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With the advent of RFID technology, object Identification has been boosted to a higher level of technology. No longer restricted to the Big Guys, its now quite affordable and has a much realistic return of investments. We help implement for you, a value-for-money RFID solution that makes object identification seem like magic!
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The following is an article demonstrating how a manufacturing unit can be RFID Enabled.Though the example is for an automobile manufacturer, the same principles can be applied to any other process manufacturer.

RFID Solution

How Automotive Manufacturing WIP Delivers Results:
  • If you've never set foot in an automotive factory, here's the scene: The assembly process involves multiple stages. During stage one, the as-yet wheel-less vehicle chassis is placed on a carrier, a steel frame with wheels.
  • As the vehicle-in-progress moves from stage to stage, additional components are added to the chassis until it's finished. Different vehicles require various stages, numbering up to the hundreds. Not all assembly proceeds this way, but it's common.
  • Manufacturings scale makes this interesting: A typical plant may hold thousands of partially assembled vehicles; It's extremely difficult to track and differentiate them, without reading the serial number. The same is true for numerous and varied auto components.
  • Years ago, Manufacturers began using bar codes to improve vehicle and part identification and tracking. But there was a glitch: bar-code labels don't hold up under manufacturing conditions and metal-etched bar codes don't read accurately. Even worse, as components are added during assembly, lines of sight become obstructed, making it nearly impossible to obtain a reliable bar code scan.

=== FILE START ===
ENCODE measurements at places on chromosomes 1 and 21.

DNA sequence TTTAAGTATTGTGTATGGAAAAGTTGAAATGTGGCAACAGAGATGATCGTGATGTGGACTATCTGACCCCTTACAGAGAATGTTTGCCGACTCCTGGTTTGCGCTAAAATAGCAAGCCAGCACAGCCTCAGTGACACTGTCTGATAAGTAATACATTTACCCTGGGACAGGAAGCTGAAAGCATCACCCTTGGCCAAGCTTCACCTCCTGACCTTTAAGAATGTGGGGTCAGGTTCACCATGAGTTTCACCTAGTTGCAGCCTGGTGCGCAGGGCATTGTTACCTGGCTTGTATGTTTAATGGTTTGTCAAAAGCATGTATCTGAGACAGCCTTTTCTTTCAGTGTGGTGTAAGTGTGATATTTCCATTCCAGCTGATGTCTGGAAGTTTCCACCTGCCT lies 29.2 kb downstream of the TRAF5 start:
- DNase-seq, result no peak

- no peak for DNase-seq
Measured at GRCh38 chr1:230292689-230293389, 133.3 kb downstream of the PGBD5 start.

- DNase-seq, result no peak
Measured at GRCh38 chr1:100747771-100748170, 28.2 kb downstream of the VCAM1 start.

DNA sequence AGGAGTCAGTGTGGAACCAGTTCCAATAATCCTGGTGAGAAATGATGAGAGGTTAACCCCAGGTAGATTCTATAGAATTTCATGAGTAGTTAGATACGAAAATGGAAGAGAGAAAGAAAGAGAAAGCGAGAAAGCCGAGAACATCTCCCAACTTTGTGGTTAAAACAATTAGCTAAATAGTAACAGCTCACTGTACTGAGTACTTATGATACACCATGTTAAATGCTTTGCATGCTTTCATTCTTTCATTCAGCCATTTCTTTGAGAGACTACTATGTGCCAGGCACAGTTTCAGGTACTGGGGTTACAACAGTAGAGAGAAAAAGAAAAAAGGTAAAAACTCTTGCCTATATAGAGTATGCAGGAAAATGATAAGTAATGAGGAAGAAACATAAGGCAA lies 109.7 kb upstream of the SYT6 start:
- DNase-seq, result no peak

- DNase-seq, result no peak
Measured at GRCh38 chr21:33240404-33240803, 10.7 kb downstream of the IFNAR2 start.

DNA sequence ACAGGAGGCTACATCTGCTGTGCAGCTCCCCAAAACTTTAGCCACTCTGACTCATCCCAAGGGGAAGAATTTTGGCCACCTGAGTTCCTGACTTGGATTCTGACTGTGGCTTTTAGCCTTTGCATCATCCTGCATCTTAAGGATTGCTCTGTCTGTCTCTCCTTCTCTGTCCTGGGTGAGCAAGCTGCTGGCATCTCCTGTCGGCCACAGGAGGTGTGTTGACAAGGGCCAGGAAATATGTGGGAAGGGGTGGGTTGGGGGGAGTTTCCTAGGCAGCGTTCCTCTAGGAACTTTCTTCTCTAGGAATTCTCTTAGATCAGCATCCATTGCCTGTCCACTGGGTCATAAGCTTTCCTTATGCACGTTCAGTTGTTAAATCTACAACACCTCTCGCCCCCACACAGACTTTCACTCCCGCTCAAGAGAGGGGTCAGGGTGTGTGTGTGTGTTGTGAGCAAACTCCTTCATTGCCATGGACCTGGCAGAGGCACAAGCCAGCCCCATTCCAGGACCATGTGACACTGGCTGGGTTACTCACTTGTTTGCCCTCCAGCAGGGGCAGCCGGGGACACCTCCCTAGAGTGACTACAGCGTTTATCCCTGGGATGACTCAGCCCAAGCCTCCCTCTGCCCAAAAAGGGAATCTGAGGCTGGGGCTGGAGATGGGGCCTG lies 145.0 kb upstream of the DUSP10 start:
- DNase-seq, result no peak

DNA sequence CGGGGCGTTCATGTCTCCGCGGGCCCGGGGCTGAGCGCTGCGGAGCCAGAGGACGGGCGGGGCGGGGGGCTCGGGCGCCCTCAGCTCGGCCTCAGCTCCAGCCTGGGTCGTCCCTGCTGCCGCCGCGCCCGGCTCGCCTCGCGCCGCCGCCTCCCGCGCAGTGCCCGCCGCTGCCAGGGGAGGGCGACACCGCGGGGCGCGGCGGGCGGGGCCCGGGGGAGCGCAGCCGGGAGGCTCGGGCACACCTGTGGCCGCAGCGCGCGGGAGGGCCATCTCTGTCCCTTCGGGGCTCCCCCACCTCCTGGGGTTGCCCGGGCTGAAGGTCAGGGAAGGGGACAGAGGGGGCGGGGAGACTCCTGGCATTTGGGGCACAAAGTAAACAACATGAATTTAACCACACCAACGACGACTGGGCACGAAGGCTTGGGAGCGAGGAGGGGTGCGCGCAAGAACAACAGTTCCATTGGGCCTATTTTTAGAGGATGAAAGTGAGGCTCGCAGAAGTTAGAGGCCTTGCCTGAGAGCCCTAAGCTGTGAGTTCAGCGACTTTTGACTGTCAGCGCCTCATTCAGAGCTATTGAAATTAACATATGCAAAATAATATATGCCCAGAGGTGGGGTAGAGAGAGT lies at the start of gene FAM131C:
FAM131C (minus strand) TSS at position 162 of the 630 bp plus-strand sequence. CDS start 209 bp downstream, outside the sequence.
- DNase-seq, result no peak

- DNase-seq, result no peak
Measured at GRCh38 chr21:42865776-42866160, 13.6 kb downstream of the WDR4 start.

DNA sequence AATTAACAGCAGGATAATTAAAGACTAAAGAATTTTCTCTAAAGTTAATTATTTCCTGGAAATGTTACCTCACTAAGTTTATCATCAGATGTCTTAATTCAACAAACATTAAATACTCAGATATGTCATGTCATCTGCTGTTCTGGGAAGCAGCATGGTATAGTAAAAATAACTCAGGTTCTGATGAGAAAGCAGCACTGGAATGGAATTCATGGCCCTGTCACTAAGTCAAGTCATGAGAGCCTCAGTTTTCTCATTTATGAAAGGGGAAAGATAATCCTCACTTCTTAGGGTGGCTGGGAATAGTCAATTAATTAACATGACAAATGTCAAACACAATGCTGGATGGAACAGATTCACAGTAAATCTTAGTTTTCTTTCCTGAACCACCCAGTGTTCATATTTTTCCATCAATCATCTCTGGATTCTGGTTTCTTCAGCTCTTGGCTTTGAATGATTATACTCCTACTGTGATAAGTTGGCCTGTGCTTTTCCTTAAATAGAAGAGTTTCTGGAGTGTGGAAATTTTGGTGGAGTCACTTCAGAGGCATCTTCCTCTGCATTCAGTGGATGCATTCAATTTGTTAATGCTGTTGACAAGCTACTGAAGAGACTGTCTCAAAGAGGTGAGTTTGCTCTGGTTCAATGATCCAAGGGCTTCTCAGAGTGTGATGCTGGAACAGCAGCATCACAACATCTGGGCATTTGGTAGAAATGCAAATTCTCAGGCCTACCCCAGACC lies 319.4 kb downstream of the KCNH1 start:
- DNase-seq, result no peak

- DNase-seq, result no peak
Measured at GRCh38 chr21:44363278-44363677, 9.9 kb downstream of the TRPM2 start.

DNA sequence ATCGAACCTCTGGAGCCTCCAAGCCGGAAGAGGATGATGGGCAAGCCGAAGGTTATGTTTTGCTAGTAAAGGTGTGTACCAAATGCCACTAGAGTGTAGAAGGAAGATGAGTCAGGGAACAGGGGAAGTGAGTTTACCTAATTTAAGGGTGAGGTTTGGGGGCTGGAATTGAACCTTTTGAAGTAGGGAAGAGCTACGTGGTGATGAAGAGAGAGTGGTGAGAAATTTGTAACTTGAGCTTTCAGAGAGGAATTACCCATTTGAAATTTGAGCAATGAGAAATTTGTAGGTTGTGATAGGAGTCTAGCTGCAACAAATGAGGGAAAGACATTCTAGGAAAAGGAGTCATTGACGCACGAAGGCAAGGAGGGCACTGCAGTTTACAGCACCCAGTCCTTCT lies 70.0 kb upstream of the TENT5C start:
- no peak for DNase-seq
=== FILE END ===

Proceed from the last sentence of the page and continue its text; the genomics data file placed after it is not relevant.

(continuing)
• In typical WIP applications, workers scan vehicle bar codes as the assembly line moves, logging stage transitions in the manufacturing control system. This manual process may only take a few seconds (assuming an easy scan); but it is done repeatedly on each chassis, as it travels down the assembly line. If each developing car is scanned hundreds of times, Multiplied by thousands of cars being built,it adds up quickly.
  • Real trouble arises when someone misses a scan. This omission not only disrupts tracking and metrics, but it can scramble or delay a special order, since most manufacturers build special order vehicles on the same line as standard vehicles. Further tracking challenges arise if a vehicle is removed from the line due to an exception, such as damage requiring off-line repair. The removed vehicle's bar code must be scanned, Once it's moved to the repair area, or it's essentially missing. This re-scanning is a commonly forgotten action.
  • The automotive industry adopted RFID for WIP years ago; and here's where the technology shines.It has improve upon the bar code technology because it eliminated human intervention, and line of sight visibility needs, In the scanning process.The tags were created to be more durable than the bar codes. The end result is faster, even real-time, and more accurate read rates.
  • These tags used cost about $3.00. That may seem expensive, but consider that the tag, like the carrier, is used hundreds of times. With per-use cost less than a penny, that's a much better value than a single-use tag costing 20 cents.
  • RFID antennas are mounted at each stage. At stage one, the bar code on a vehicle chassis is scanned and associated with the number on the carrier's RFID tag. After that, the bar code needn't be scanned. RFID readers automatically notify the manufacturing system when a vehicle enters or exits a stage. For special orders, a computer connected to an RFID reader displays tasks to perform for specific vehicles as they enter the stage. When a vehicle leaves a stage, that's recorded, so if a vehicle is taken off the line, the system knows the stage to return it to.
  • Clearly the auto manufacturers are finding ROI with these RFID solutions. ROI isn't about the destination; it comes from the journey too -- sometimes along an assembly line.
 
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